IBM Demos In-Memory Massively Parallel Computing
Today’s experimental non-von Neumann computing architectures mostly make use of memristive devices modeled on the human brain; they do not separate data memory from computing hardware and thus avoid the inefficiency of von Neumann computers’ repeated load/store operations. Now IBM Research (Zurich) has demonstrated a way to mass-produce 3-D stacks of phase-change memory (PCM) to perform memristive calculations 200 times faster than von Neumann computers. The in-memory coprocessor uses algorithms that exploit the dynamic physics of phase-change memories simultaneously on myriad cells, similar to the way millions of neurons and trillions of synapses in the brain operate in parallel.
Source: Colin Johnson
The development, which IBM will demonstrate in December at the International Electronic Devices Meeting (IEDM), could return the company to the brink of hardware dominance.
“We have demonstrated that computational primitives using non-von Neumann processors can be used to do machine learning tasks,” IBM Fellow Evangelos Eleftheriou told EE Times. “So far, we predict a speedup of 200 times for our non-von Neumann correlation detection algorithm compared to using state-of-the-art computing systems, but we have many other computational primitives on the way that we will demonstrate later this year.”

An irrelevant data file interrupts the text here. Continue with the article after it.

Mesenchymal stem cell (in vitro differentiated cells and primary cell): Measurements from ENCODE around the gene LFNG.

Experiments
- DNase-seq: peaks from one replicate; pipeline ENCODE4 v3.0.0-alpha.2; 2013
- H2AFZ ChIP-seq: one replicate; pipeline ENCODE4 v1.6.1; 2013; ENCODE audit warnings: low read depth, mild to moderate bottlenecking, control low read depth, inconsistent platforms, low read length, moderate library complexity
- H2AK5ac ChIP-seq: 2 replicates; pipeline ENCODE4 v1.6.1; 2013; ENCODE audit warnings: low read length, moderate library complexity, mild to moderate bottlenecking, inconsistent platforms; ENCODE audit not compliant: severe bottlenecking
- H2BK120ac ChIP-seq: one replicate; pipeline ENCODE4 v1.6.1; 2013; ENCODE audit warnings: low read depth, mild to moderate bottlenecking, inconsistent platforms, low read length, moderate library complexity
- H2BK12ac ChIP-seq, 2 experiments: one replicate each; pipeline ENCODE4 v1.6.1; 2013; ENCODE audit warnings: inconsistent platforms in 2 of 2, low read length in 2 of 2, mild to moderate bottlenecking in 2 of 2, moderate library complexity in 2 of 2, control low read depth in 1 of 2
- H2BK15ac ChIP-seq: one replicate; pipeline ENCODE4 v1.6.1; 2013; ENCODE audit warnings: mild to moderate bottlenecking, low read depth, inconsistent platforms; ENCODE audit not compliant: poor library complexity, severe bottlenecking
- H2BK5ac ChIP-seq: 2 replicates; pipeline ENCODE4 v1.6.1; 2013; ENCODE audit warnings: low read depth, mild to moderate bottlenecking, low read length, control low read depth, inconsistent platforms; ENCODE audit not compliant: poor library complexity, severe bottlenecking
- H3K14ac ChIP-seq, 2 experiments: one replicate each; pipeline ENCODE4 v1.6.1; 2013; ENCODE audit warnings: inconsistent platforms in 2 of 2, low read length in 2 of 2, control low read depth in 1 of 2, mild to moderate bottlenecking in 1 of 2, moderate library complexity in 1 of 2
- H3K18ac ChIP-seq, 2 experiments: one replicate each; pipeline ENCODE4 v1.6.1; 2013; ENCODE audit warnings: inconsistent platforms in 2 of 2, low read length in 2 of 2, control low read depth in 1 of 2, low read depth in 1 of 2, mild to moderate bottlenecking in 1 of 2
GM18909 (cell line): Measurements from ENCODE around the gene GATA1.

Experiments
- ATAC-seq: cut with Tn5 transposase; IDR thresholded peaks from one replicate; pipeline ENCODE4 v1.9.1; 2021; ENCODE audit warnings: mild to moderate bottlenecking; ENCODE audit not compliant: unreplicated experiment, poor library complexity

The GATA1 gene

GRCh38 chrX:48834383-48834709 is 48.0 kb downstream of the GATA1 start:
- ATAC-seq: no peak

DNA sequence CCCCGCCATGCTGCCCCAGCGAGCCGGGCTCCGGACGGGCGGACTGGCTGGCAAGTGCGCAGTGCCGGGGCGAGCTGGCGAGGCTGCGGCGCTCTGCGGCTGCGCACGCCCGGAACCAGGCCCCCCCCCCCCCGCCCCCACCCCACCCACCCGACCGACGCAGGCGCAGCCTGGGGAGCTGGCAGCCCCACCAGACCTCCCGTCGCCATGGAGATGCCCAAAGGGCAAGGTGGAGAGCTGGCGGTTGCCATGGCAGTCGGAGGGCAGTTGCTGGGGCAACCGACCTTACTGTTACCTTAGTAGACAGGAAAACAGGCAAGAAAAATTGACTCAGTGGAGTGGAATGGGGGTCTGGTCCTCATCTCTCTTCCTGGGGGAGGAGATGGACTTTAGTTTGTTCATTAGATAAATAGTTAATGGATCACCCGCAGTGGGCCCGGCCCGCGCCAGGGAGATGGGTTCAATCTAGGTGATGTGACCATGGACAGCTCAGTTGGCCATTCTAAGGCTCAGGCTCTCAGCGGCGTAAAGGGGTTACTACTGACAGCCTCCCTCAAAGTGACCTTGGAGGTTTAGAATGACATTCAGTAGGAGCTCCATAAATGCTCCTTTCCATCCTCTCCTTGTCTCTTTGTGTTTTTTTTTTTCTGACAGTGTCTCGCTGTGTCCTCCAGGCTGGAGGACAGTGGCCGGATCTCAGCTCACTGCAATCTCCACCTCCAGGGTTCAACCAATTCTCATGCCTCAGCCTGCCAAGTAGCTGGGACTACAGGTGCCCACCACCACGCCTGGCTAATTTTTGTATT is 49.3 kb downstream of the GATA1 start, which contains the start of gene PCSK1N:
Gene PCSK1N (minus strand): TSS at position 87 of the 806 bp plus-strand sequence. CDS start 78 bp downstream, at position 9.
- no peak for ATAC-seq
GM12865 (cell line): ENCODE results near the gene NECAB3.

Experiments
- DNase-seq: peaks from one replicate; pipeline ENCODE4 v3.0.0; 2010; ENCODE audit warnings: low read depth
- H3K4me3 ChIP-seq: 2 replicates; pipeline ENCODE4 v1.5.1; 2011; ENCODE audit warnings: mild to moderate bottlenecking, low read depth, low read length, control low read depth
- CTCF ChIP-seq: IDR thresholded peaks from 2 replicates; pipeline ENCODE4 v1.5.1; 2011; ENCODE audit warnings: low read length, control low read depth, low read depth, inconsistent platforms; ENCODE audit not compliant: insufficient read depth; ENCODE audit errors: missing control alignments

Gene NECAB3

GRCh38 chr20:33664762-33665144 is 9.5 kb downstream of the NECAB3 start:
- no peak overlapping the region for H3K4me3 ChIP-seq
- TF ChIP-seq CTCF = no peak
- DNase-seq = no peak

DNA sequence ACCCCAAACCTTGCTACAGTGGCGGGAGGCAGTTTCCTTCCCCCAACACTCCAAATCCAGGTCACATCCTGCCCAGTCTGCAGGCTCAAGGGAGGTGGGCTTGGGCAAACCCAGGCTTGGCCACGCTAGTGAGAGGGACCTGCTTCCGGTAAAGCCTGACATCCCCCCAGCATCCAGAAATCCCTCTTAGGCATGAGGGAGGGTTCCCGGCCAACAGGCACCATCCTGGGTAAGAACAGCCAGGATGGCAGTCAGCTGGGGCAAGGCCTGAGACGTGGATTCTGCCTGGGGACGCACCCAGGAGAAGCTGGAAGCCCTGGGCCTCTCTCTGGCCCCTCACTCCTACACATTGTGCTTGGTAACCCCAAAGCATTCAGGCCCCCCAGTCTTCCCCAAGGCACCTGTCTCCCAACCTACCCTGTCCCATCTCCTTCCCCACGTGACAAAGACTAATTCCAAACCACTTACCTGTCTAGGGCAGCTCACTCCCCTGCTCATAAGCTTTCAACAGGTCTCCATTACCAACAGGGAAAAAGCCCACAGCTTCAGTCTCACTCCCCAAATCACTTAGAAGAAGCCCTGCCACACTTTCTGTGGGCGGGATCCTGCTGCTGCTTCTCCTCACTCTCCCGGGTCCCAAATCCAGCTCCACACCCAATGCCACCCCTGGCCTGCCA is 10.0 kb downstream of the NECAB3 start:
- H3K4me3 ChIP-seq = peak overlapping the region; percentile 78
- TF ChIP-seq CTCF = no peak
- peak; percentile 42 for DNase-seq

The new paradigm combines PCM crystallization dynamics with an acceleration methodology called in-memory computing, which loads all data into RAM instead of swapping data sets into and out of mass memory (hard drives or flash). IBM’s approach does not force the in-memory values through the von Neumann bottleneck of a central processing unit; rather, it leaves the initial-state memory values in each PCM cell and uses a specialized memory controller to perform simultaneous, parallel operations on the cells. Calculations are performed in place by harnessing the physical properties of the phase-change RAMs.
Diagram of IBM’s support circuitry (green and blue) for its PCM devices (brown), which perform simultaneous operations on cells (details, right).